Superior to the zygoma lies the temple subunit (1b in Fig. 19.5 ) of the forehead. The temple subunit is comprised of the superior portion of the lateral temporal-cheek fat compartment, temporalis muscle, and superior extension of the buccal fat pad . The region should be flat or convex, and positioned slightly medial to the zygomatic subunit from the front view. Deep concavity of the temple subunit creates a gaunt and aged appearance, as well as significantly alters the shape of the face ( Fig. 19.8 ) . Volume augmentation with autologous fat grafting or fillers must be considered in every patient who presents with temple atrophy.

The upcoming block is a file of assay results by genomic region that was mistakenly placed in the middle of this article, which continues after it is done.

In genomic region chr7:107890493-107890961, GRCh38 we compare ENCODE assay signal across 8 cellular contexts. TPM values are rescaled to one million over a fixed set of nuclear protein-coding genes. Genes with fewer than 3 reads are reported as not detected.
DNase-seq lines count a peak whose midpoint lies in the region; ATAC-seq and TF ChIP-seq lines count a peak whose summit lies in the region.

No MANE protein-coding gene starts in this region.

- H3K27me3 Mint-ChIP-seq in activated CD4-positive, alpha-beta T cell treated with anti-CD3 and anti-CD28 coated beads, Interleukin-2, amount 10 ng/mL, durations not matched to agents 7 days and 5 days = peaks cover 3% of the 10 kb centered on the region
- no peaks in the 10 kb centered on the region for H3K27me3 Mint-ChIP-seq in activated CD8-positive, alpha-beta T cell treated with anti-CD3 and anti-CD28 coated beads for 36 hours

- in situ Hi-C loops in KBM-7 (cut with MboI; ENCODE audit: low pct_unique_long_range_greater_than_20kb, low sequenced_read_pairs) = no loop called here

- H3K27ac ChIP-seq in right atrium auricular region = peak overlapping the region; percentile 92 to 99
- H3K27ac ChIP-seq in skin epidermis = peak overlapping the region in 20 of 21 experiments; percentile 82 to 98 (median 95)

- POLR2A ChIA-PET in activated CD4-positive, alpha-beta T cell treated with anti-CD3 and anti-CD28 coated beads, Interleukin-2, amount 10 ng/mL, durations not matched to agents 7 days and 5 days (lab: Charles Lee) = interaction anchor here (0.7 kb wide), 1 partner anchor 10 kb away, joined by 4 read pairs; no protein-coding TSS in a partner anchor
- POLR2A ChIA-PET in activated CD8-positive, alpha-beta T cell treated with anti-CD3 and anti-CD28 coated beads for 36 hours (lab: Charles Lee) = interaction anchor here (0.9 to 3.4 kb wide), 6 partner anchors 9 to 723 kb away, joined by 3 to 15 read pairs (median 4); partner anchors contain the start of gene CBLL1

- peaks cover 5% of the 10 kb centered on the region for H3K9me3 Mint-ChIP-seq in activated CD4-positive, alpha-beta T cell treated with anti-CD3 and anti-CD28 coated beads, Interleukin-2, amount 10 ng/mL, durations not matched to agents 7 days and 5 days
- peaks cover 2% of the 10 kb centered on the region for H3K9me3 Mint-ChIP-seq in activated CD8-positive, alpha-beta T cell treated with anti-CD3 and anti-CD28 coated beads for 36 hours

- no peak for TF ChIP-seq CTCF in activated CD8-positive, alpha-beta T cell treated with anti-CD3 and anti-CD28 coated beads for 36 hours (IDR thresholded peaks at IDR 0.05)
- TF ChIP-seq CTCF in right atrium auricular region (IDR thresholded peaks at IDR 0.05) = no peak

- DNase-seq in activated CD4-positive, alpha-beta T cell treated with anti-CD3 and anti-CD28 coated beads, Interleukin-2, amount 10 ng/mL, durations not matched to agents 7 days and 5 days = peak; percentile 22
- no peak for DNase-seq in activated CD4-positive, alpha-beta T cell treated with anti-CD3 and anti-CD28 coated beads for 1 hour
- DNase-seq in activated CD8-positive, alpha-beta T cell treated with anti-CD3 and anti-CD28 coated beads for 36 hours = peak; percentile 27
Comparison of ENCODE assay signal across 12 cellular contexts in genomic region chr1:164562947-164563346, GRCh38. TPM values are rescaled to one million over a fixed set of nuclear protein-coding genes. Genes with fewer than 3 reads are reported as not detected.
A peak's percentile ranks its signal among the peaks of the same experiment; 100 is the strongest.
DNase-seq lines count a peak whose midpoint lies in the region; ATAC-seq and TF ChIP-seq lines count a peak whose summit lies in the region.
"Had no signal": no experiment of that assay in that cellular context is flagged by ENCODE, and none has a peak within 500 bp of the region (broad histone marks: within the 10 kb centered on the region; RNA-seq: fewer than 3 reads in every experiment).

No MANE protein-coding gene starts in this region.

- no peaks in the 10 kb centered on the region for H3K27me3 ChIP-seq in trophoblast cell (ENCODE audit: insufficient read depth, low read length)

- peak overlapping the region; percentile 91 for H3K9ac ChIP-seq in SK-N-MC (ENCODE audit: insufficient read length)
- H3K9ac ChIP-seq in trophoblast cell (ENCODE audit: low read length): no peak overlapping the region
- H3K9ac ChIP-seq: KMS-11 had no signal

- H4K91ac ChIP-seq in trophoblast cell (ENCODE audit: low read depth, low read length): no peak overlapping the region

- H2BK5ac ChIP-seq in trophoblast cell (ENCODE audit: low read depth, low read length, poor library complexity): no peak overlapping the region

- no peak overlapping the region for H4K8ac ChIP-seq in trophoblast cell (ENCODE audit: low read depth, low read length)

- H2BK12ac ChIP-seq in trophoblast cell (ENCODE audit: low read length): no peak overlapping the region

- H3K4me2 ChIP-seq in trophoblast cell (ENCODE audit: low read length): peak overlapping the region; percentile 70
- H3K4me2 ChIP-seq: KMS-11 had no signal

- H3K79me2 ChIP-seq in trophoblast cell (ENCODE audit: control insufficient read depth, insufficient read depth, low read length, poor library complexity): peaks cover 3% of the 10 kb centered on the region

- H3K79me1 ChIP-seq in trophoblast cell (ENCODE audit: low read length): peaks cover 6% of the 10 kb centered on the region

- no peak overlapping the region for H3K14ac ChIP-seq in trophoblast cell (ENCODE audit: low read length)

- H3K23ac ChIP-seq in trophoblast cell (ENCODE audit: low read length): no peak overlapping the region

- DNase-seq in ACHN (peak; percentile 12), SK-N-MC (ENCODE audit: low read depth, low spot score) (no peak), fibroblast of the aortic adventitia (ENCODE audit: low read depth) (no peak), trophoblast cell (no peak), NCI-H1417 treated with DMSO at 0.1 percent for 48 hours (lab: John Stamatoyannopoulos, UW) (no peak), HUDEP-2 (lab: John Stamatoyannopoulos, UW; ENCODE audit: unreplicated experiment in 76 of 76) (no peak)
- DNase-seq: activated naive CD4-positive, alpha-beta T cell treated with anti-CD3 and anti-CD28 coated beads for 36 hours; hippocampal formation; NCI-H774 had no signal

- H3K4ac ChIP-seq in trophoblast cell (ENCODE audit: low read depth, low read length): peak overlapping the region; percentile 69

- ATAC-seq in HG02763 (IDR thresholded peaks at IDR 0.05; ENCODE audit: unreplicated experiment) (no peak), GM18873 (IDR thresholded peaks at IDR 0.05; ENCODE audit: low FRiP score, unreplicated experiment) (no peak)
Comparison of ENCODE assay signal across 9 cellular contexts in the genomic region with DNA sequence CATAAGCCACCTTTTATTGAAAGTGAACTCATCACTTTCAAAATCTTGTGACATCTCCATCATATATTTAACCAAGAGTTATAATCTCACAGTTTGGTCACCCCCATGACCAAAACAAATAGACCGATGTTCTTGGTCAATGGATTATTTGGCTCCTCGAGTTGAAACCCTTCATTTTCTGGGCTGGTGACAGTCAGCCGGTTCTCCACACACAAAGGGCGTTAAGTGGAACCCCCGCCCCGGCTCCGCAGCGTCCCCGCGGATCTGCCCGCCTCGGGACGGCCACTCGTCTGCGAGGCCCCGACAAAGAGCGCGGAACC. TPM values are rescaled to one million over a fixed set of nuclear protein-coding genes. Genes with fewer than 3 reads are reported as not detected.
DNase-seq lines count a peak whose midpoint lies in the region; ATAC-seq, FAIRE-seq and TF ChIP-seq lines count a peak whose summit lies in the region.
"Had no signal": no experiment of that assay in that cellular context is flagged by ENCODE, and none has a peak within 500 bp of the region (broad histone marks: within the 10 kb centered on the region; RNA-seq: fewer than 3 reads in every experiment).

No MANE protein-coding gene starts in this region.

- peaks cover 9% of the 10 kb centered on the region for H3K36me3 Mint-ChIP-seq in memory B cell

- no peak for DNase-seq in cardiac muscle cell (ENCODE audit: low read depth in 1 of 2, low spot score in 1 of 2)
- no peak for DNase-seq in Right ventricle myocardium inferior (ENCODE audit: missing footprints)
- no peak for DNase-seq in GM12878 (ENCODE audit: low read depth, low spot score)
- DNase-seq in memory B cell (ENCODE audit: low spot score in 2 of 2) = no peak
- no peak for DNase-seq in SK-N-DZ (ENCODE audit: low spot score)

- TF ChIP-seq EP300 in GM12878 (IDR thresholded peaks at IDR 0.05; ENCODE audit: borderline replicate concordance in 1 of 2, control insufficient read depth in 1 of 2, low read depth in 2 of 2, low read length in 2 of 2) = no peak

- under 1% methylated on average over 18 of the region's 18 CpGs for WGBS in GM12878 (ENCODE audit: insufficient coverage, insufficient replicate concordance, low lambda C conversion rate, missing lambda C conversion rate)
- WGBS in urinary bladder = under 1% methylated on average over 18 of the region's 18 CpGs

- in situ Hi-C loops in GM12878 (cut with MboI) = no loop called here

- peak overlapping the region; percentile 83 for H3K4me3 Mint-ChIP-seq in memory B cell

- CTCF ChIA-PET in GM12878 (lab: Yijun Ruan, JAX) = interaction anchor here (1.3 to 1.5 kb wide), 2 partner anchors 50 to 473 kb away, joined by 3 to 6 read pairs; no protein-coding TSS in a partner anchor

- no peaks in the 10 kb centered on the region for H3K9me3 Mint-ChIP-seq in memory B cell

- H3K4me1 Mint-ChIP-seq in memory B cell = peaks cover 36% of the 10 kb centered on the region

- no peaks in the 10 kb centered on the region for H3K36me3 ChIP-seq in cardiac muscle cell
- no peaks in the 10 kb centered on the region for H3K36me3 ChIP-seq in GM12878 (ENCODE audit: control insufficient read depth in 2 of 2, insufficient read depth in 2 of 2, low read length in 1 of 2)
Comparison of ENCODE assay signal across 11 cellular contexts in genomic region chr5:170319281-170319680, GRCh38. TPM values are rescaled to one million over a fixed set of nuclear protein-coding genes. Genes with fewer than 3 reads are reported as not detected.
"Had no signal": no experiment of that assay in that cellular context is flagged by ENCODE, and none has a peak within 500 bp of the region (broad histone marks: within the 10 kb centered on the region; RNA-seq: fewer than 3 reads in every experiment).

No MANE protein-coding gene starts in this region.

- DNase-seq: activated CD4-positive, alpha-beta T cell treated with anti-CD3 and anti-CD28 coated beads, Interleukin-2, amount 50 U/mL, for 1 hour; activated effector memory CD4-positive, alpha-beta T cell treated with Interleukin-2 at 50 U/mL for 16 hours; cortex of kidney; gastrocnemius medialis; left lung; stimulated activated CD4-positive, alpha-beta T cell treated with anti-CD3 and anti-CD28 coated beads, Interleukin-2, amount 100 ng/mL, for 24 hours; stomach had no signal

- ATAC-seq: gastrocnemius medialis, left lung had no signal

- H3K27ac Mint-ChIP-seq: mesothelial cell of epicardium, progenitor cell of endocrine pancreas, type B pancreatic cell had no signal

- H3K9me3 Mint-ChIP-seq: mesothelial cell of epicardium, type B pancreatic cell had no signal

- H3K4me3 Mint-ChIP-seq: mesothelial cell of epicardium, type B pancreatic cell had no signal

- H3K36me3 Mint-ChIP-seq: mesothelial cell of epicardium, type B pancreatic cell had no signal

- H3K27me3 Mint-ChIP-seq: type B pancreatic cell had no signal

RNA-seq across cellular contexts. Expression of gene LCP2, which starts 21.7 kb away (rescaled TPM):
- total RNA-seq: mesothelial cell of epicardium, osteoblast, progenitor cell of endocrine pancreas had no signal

Figure 19.8


Temple and lateral cheek subunit atrophy. The photo shows a young female with facial lipoatrophy involving the temple, buccal, and lateral cheek subunits (right) and immediate results after poly- l -lactic acid (left). Light reflection and shadows revealed by the black and white photos clearly demonstrate how significant temple atrophy and cheek atrophy can play a role in one’s facial shape and topography .

(Courtesy Dr. Rebecca Fitzgerald.)